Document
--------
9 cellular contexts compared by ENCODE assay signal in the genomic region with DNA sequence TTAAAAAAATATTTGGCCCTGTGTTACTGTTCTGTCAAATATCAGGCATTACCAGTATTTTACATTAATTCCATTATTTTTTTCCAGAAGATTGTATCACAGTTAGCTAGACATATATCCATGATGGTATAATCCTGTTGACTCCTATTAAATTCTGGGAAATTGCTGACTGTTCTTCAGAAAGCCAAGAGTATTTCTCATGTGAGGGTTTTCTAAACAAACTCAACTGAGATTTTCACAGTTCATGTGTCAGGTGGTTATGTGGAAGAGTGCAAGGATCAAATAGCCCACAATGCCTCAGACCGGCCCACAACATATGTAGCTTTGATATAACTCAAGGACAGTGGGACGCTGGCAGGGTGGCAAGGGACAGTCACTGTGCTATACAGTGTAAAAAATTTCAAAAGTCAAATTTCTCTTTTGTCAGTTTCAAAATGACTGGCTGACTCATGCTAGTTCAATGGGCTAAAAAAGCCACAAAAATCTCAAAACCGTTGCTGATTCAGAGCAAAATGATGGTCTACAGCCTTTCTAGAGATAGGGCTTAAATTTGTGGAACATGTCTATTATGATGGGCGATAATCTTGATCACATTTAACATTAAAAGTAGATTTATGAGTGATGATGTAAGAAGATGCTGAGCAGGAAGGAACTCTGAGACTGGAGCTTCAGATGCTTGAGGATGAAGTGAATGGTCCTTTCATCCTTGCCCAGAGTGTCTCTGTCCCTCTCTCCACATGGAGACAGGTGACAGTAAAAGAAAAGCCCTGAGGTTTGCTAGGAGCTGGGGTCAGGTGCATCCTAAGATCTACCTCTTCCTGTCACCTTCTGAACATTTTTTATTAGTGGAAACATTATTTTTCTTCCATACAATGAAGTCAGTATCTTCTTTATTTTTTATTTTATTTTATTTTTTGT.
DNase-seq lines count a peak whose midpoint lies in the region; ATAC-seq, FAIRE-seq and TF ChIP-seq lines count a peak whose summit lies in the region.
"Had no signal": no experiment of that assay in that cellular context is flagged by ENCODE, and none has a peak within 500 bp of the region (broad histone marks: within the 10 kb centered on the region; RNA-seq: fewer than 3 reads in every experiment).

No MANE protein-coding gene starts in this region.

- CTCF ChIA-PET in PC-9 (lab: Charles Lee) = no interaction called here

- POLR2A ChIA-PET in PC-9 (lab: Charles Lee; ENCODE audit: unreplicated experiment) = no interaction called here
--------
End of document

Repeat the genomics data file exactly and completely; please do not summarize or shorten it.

9 cellular contexts compared by ENCODE assay signal in the genomic region with DNA sequence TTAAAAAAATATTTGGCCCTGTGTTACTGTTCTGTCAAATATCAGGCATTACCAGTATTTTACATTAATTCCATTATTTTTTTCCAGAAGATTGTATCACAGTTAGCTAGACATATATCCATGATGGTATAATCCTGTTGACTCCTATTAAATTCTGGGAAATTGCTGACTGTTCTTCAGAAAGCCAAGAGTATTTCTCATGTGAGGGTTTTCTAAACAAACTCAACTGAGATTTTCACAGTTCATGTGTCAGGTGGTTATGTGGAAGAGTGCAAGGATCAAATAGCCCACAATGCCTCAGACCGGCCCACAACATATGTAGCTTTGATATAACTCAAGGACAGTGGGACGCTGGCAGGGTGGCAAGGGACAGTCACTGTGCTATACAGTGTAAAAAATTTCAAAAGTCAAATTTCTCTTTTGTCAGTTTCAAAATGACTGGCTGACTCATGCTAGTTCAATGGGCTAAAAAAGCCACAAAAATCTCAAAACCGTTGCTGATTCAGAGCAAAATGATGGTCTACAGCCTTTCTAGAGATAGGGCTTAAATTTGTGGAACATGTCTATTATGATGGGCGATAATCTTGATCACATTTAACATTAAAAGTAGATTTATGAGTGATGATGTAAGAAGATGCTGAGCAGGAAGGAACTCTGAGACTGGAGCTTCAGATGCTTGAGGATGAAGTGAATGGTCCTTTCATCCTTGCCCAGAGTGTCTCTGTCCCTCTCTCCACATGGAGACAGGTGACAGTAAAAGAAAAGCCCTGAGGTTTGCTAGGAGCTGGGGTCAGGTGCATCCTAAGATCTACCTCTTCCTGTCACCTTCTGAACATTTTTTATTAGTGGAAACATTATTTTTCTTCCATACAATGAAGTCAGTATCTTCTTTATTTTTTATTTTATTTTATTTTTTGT.
DNase-seq lines count a peak whose midpoint lies in the region; ATAC-seq, FAIRE-seq and TF ChIP-seq lines count a peak whose summit lies in the region.
"Had no signal": no experiment of that assay in that cellular context is flagged by ENCODE, and none has a peak within 500 bp of the region (broad histone marks: within the 10 kb centered on the region; RNA-seq: fewer than 3 reads in every experiment).

No MANE protein-coding gene starts in this region.

- CTCF ChIA-PET in PC-9 (lab: Charles Lee) = no interaction called here

- POLR2A ChIA-PET in PC-9 (lab: Charles Lee; ENCODE audit: unreplicated experiment) = no interaction called here